If none of the LOCKADDR registers contains the address of the object to be locked (step 2), and the LOCK bit was set before the test-and-set operation (step 2 a), processor 110 generates a trap LockBusyTrap.
The trap handler for LockBusyTrap searches the table 310 of the current thread to see if the current thread holds the lock for the object. If the object address equals an address stored in mLOCKADDR in one of the entries of the table 310, the corresponding mLOCKCOUNT is incremented by the trap handler. Additionally, in some embodiments the trap handler may place the entry into a register pair LOCKADDR/LOCKCOUNT. This is desirable if the next lock or unlock instruction to be issued by the thread is likely to be for the object for which the thread issued the most recent lock instruction. If the trap handler desires to place the entry into a register pair but all the register pairs are taken by other locks, the trap handler vacates one of the register pairs by writing the register pair to the table 310. (The LOCKCOUNT register is written to the mLOCKCOUNT LSBs if mLOCKCOUNT is wider than LOCKCOUNT, as described above.) If the current thread does not hold the lock and thus the object address does not match any of the memory locations mLOCKADDR in the corresponding table 310, the trap handler sets the WANT bit in the object header (FIG. 2) and places the thread into a queue of threads waiting to acquire this lock.
We return now to describing the execution of the lock instruction by execution unit 136. If the object's LOCK bit was not set before the test-and-set operation, steps 2 b-0 through 2 b-3 are executed. At each step 2 b-i (i=0 through 3), a respective comparator compares the register LOCKADDRi with zero. This comparison is performed in parallel with comparisons of steps 1-0 through 1-3 and 2. If LOCKADDR0=0 (step 2 b-0), the register pair LOCKADDR0/LOCKCOUNT0 is unused. Register LOCKADDR0 is written with the address of the object being locked (step 2 b-0 a). The register LOCKCOUNT0 is set to 1 (step 2 b-0 b).
If LOCKADDR0 is not 0 but LOCKADDR1 0, then register LOCKADDR1 is written with the address of the object to be locked, and register LOCKCOUNT1 is set to 1 (steps 2 b-1 a, 2 b-1 b). If LOCKADDR0 and LOCKADDR1 are not 0 but LOCKADDR2=0, then LOCKADDR2 is written with the address of the object to be locked, and register LOCKCOUNT2 is set to 1 (steps 2 b-2 a, 2 b-2 b). If LOCKADDR0, LOCKADDR1, and LOCKADDR2 are not 0 but LOCKADDR3=0, then register LOCKADDR3 is written with the address of the object to be locked, and register LOCKCOUNT3 is set to 1 (steps 2 b-3 a, 2 b-3 b).
If none of the LOCKADDR registers is equal to 0, then the trap NoLockAddrRegsTrap is generated (step 2 c). In some embodiments, the trap handler for this trap finds or creates a free entry in the table 310 of the current thread. The trap handler writes the address of the object to be locked into location mLOCKADDR of that entry, and sets the corresponding mLOCKCOUNT to 1. Additionally, the trap handler may place the table entry into a LOCKADDR/LOCKCOUNT register pair. The old contents of the register pair are stored in the thread's table 310 before the register pair is written.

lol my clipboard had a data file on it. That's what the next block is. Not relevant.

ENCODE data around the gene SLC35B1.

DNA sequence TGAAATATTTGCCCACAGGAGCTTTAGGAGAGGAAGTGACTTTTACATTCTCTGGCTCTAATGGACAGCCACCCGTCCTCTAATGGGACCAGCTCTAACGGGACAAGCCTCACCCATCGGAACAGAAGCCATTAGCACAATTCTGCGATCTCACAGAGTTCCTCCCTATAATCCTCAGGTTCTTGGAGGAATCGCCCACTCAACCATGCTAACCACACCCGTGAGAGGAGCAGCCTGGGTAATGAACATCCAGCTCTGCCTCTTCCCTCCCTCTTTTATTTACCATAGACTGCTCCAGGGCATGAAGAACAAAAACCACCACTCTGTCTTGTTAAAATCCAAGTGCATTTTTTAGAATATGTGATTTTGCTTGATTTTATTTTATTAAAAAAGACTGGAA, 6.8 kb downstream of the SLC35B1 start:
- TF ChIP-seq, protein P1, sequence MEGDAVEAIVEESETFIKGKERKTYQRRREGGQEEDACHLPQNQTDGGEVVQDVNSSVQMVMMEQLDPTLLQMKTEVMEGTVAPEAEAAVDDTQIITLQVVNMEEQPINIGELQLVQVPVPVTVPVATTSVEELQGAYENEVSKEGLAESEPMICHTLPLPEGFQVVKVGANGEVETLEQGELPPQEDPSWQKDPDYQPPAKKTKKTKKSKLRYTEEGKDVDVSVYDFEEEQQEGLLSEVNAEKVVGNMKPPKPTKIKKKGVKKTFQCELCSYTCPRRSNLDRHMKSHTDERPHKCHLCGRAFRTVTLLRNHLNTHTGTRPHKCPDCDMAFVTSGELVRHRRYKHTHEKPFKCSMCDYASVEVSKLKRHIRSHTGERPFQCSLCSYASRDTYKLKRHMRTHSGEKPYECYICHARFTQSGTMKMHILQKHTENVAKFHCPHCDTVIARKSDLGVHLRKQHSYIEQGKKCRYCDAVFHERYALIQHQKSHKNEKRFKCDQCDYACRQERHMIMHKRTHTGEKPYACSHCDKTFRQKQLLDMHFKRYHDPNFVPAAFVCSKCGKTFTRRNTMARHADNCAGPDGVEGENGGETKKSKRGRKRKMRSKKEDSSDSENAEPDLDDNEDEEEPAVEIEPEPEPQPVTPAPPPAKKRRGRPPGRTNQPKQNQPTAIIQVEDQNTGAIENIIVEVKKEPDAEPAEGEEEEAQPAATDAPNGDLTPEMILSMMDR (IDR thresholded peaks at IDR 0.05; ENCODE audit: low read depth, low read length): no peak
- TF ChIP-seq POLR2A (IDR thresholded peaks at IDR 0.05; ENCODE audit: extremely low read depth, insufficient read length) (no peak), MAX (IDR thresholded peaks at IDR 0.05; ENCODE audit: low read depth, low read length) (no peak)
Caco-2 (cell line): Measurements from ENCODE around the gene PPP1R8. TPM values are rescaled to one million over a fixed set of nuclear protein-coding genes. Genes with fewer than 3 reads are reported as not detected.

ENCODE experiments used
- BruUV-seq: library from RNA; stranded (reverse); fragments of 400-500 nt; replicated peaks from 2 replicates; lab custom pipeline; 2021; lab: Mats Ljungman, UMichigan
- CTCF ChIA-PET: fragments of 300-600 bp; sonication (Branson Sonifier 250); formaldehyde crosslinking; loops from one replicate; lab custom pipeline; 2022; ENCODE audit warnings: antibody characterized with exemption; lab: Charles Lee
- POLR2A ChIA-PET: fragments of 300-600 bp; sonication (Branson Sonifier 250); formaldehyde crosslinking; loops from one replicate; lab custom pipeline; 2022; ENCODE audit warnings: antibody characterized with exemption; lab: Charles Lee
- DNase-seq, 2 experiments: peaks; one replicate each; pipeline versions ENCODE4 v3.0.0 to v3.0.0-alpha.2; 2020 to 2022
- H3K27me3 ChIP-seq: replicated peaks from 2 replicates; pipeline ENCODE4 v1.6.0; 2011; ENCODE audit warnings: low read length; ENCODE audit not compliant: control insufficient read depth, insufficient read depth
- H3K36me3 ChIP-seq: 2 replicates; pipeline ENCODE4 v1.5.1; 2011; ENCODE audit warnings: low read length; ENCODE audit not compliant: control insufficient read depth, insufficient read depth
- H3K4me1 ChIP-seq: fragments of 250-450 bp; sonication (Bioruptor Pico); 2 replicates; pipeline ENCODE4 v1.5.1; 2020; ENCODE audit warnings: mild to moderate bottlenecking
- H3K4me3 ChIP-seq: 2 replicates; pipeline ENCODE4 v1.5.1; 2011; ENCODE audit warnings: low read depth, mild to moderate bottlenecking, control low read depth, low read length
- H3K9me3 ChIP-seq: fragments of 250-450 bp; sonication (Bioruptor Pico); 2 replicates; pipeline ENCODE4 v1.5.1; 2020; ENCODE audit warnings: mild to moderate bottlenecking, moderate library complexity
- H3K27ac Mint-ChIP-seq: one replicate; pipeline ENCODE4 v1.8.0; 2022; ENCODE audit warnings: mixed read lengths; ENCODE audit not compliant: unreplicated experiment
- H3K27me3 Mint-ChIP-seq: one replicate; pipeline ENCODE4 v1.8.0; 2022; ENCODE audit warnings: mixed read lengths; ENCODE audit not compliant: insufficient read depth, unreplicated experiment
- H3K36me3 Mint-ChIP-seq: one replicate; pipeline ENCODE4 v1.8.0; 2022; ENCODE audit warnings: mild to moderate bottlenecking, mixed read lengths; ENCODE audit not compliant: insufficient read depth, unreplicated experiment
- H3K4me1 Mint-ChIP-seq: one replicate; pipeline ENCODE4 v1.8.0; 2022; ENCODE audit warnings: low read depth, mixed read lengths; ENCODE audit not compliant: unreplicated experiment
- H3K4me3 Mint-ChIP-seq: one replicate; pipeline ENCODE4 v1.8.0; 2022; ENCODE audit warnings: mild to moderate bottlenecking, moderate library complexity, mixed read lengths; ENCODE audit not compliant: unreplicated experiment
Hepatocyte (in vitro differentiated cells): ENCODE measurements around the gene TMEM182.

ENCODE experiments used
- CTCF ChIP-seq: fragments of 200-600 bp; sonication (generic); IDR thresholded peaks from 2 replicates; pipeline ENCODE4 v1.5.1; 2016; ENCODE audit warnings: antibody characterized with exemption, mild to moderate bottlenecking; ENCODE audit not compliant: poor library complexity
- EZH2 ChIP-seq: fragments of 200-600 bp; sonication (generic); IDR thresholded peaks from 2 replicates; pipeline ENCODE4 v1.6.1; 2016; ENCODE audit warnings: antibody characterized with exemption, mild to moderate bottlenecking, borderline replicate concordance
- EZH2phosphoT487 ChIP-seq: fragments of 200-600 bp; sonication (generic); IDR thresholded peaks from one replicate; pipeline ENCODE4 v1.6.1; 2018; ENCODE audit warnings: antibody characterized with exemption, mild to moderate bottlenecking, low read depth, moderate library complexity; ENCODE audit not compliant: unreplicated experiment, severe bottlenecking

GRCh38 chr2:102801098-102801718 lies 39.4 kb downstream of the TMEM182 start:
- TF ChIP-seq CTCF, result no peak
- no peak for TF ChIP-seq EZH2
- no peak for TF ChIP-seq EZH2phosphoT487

Appendix B shows pseudocode for the unlock instruction. At steps 1-0 through 1-3, the LOCKADDR registers are compared in parallel with the address of the object to be unlocked. If a match occurs, this indicates that the current thread holds the lock, and the corresponding LOCKCOUNT register is decremented by a decrementor (steps 1-0 a, 1-1 a, 1-2 a, 1-3 a) and compared with zero (steps 1-0 b, 1-1 b, 1-2 b, 1-3 b). If the LOCKCOUNT register becomes 0 after decrementation, the trap LockCountZeroDecrementTrap is generated. As described above, in some embodiments, the locations mLOCKCOUNT in tables 310 are wider than the LOCKCOUNT register. In some such embodiments, the trap handler for LockCountZeroDecrementTrap searches the corresponding table 310 for an entry whose mLOCKADDR stores the address of the object being unlocked. If such entry is found, the trap handler checks the mLOCKCOUNT location corresponding to the LOCKCOUNT register which was decremented to 0. If that mLOCKCOUNT location has a “1” in the MSBs that were not written into the LOCKCOUNT register, the object remains locked by the thread. In the mLOCKCOUNT memory location the field formed by the MSBs is decremented, and the LSBs are set to 11 . . . 1 (all 1's) and are written to the LOCKCOUNT register.
If the mLOCKCOUNT MSBs are all 0's, or if there is no entry with mLOCKADDR holding the address of the object being unlocked, then the trap handler frees the lock making it available for other threads. Freeing the lock is described in more detail below.
If the mLOCKCOUNT locations are not wider than the LOCKCOUNT registers, the trap handler need not check an mLOCKCOUNT location to determine whether the lock is to be freed.
Freeing the lock involves the following operations. The trap handler examines the WANT bit of object header 220H. If the WANT bit is set, another thread is blocking on this lock. The trap handler selects one of such threads, sets its status to runnable, and gives the lock to this thread. In particular, the trap handler writes the count of 1 into the LOCKCOUNT register. If there was a corresponding pair mLOCKADDR/mLOCKCOUNT, the trap handler writes 1 to the mLOCKCOUNT location. Alternatively, in some embodiments, the trap handler writes 0 to the mLOCKADDR location to deallocate the mLOCKADDR/mLOCKCOUNT pair. Further, if the thread receiving the lock is the only thread that has been blocking on the lock, the trap handler resets the WANT bit.